Deborah S. Akers Ph.D., JD. is an assistant professor of Cultural Applied Anthropology at Miami University, Ohio. She is both an author and researcher and currently has a segment with Talk Radio News, DC where she discuss her research findings on Post Traumatic Stress Disorder (PTSD) and meditation and the benefits of Asian meditation techniques and holistic stress-free living.
Dr. Akers was born in Cincinnati, Ohio and grew up in the Midwest. She earned a bachelor's degree in Arabic, a master's degree in Middle Eastern Studies and Anthropology, and a doctorate in Anthropology from The Ohio State University. She was one of the first students at The Ohio State University to receive her BA in Arabic. Her PhD dissertation on Saudi Arabia is entitled “The Tribal Concept in Urban Saudi Arabia” (2001). Dr. Akers also holds a doctorate in Jurisprudence from Capital University.
She moved to Washington, DC after graduation and worked as liaison officer with the U.S. Congress Foreign Affairs Committee on Bosnia and Iran and staff attorney and then director for oversight with the Committee on House Administration in the United States Congress for the Smithsonian and the Library of Congress. She has also spoken on the issue of human rights in front of the Congressional Caucus on Afghanistan.
Among the countries where Dr. Akers has lived and conducted fieldwork are Dubai, United Arab Emirates; Jeddah, Saudi Arabia; as well as Tibetan monasteries in Dharamasala, India, and Katmandu, Nepal. The geographical areas of her research include the Middle East (Saudi Arabia and Persian Gulf) and Central Asia ( Afghanistan, Nepal and Tibet ).
Her research in the Middle East since 1990 has focused on Political Tribal Systems and Political Islam in Saudi Arabia and the Persian Gulf. In her dissertation on The Tribal Concept in Urban Saudi Arabia, Dr. Akers examines the social and symbolic manifestations of clans, their psychological self-definition, and the consequences of modernization. Dr. Akers argues that understanding the clan concept as a form of group identification is essential to understanding Saudi sociocultural dynamics. She is currently conducting research in the Kingdom for her book on the social anthropology of Saudi Arabia . Dr. Akers has also co-translated into English and published short stories from the Arabian Peninsula and the Persian Gulf states, with social commentary. Among her scholarly works related to the Middle East are: My Days in Mecca (2009), Oranges in the Sun (2008), Histoires d’Arabie Saoudite (2007), They Die Strangers (2001), Voices of Change (1998).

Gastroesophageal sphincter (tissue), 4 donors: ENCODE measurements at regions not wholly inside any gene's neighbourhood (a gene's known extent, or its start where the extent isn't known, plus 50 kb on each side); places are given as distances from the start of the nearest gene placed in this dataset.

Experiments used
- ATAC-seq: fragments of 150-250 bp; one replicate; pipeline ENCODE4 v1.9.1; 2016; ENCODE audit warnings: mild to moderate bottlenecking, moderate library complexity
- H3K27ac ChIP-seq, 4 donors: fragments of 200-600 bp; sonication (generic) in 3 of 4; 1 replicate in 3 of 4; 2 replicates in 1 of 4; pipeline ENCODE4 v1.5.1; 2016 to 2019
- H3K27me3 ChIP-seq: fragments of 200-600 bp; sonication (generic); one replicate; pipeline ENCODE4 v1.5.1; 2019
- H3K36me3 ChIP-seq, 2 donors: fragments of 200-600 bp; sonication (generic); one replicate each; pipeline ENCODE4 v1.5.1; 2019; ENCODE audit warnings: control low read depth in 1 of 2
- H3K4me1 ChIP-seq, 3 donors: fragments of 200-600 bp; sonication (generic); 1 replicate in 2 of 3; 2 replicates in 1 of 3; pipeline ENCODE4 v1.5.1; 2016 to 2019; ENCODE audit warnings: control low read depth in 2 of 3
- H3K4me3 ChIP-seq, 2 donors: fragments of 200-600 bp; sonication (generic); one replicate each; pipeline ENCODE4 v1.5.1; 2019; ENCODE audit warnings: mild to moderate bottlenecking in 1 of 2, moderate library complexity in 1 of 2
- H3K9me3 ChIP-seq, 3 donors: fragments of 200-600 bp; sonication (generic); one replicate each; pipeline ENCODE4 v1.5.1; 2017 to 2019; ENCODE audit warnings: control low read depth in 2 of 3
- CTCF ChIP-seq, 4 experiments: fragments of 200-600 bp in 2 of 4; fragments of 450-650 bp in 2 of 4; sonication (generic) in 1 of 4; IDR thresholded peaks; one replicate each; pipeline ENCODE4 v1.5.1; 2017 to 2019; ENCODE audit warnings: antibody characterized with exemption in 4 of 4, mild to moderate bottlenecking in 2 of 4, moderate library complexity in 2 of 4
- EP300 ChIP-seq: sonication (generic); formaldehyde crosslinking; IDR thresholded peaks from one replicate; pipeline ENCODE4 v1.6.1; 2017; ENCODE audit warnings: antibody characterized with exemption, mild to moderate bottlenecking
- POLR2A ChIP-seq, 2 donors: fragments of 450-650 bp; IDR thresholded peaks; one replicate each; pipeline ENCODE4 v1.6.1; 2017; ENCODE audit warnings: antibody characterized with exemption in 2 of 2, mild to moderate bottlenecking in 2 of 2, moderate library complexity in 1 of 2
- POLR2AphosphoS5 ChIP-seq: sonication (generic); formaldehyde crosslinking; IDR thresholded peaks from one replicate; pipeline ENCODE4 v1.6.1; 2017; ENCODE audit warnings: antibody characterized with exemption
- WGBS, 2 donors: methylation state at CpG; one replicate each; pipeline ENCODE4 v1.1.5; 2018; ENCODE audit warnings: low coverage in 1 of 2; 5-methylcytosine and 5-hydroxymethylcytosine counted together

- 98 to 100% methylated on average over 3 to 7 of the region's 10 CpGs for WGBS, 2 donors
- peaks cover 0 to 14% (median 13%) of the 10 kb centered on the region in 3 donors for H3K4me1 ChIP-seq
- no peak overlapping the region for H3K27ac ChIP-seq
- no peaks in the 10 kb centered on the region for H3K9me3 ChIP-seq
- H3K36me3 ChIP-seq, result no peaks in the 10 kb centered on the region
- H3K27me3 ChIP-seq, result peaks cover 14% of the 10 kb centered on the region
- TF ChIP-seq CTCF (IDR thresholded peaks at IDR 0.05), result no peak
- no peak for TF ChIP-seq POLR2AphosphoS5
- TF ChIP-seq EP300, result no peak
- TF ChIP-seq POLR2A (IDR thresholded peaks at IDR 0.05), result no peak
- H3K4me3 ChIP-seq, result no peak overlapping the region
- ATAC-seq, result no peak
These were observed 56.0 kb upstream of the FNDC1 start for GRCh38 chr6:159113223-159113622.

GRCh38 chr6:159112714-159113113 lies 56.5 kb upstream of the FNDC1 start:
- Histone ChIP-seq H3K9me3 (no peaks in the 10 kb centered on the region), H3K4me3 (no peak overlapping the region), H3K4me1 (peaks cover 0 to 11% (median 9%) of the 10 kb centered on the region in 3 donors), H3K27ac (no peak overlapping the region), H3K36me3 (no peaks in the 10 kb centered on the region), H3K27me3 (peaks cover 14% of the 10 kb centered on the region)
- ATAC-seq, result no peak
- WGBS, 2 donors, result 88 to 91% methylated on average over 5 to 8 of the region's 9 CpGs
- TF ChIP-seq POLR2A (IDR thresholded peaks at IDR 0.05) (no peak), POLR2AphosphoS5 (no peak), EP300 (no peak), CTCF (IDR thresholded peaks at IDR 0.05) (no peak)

Dr. Akers established the field school in the Tibetan refugee community in exile in northern India for her students at Miami University in the summer of 2005. Since then, she has been leading and directing field schools for groups of twenty in Dharamsala, India each summer. Here, students have an opportunity to study political issues and the non-violence doctrine espoused by the Dalai Lama. It has since become a semester long program (The Miami University Tibetan Studies Semester Program) and is associated with The Institute for Buddhist Dialectics.
Since joining Miami University, Dr. Akers has taught courses on conflict in the Islamic world, world cultures, and Tibetan approaches to non-violence. She is currently writing on the social anthropology of Saudi Arabia as well as conducting research among the Tibetan community in exile in Dharamsala, India. Her work with Tibetan tortured political prisoners in India led to the development of a study on Post Traumatic Stress Disorder (PTSD) involving the use of Tibetan meditation techniques to treat PTSD among survivors of interpersonal abuse in Columbus, Ohio. The study is now in its second year. The first year results can be read here.